While it’s hard to fathom, some people, including those who have implored you to stop the alcohol abuse, will sabotage your progress towards a less medicated life. These will too often include spouses, children, other family members, friends, colleagues, and others with whom you associate.
Sometimes the reasons are obvious as in the case of a client who received an endless stream of texts from bartenders and waitresses. With his $5,000 a month tab, the reason for their “concern” was obvious.
With your spouse, not so much. Indeed, they may find it mystifying themselves, though not always.
In preparing your defense against attempts to nudge you back to your old habits, you need to consider the following question: What are the benefits your spouse gets out of your drinking?
The immediate response, at least from them, will be an emphatic, “NONE!”
To which we respond, “Phooey. If you weren’t benefiting, you’d have left.”
So what are the most common benefits? Let’s start with those we see all the time:
- As the drinker, you lose your vote in family decision making;
- Your “problem” covers up their problems which may be as bad or even worse than yours;
- Being a drunk allows them to avoid intimacy – psychological, emotional, physical – which they may not want or may be incapable of;
- They get to be the automatic “good guy”;
- In any dispute, from spending to child rearing and/or custody, you automatically lose;
- They have the freedom to create whatever life they want unfettered by any consideration of you.
- No benefits? We think not.
Moving along to your adolescent children, who admittedly hate having a drunk for a parent, but who:
Do like being able to manipulate you (“Last night you said I could!” and you, not remembering accede);
We’re pretty sure you can add other examples from their history of leveraging your guilt and faulty memory.
Moving along to family members. They have similar vested interests in keeping you as a scapegoat, denying the validity of any complaints you might have, and leaving you out in the cold.
Colleagues like that you aren’t a threat, as do some employers, supervisors, and even underlings.
Friends appreciate you for making their drinking look moderate.
That’s a lot of benefits across the board.
As much as that adds up to, most of the opposition to you sobering up will evaporate over the course of a year if you are careful about asserting yourself:
- start small;
- allow people time to adjust;
- develop some credibility;
- build slowly.
Remember, you unconsciously trained all of these people in how they could use you and treat you. Now you will be consciously retraining them as you are yourself. You all need, and deserve, some time to process, learn new ways of interacting, and to find new benefits within changing relationships.
Yes, we help with that too.
Relapse? Another Destructive 12 Step Myth
We always advise clients to delete a number of self-destructive words from their working vocabulary. These include “alcoholic,” “alcoholism,” “in recovery,” and, particularly, “relapse.”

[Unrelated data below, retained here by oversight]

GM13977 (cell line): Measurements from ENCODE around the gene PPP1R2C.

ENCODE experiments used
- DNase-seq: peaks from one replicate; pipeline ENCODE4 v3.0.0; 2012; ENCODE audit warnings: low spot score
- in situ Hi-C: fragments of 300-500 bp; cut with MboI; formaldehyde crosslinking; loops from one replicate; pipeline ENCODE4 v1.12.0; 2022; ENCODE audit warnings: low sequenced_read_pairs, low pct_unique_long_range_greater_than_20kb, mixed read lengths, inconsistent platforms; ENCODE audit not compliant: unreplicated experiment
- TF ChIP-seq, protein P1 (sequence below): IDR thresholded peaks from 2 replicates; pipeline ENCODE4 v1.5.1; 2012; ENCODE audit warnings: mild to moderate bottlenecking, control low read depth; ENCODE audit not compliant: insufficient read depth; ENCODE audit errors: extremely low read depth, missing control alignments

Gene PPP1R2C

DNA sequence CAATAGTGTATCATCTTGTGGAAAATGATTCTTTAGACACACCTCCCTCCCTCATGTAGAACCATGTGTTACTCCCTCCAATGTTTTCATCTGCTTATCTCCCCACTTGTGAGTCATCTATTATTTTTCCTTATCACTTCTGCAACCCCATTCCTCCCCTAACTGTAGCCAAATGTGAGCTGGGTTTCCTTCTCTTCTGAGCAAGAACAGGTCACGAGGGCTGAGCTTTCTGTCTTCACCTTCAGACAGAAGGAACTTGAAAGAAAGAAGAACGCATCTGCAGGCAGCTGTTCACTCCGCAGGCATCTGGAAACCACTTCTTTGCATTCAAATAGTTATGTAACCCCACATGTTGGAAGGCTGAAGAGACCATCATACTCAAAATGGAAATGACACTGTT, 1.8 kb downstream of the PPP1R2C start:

“Alcoholic” and “alcoholism” have no meaningful definition other than it’s a label I paste on you to demean and abuse you, or I paste on myself to avoid taking any responsibility for my drinking.
Likewise, “in recovery” is just a way to blackmail spouses and others by pretending to be doing something about a problem you have no intention of ever fixing. As in, “don’t you be messing with my recovery or it’ll be your fault when…”
Back to benefits, all three are convenient ways to avoid taking responsibility for one’s own choice not to recover.
Which brings us to “relapse,” easily the best route to avoid actually recovering.
According to AA, a “relapse” occurs when you indulge in anything on their current list of no-no’s and you must immediately assume the mantle of ignominy and retreat to Step 1, “I am a powerless alcoholic.”
So what’s the story with all of the millions of people who get over their drinking problems and return to “normal” drinking?
According to AA, it just means that they weren’t really alcoholics.
Let me see if I’ve got this right. If I drink too much I am either an alcoholic or an alcoholic in denial? But if I fix it, whether I abstain or moderate, without AA, then I was just masquerading as an alcoholic?
And this is our culture’s accepted wisdom?
Many of you who have been clients, and many more who may be, have discovered that when they address the real problems they have also been able to return to social drinking with a reasonable amount of self-monitoring.
Others have learned that they can’t, but it was worth finding out and they had merely regressed to an old habit pattern and that it wasn’t much of a problem to pick back up where they’d left off.
Soooo, why not recover?
And having done so, if you want to find out about drinking responsibly, find out?
Whether you can or can’t you’ll know more about yourself and your choices and can proceed to live your life unfettered by 12 Step brainwashing and propaganda.
Want to expand your options in life? That’s what we help you do. Expand – NOT contract. Your choice?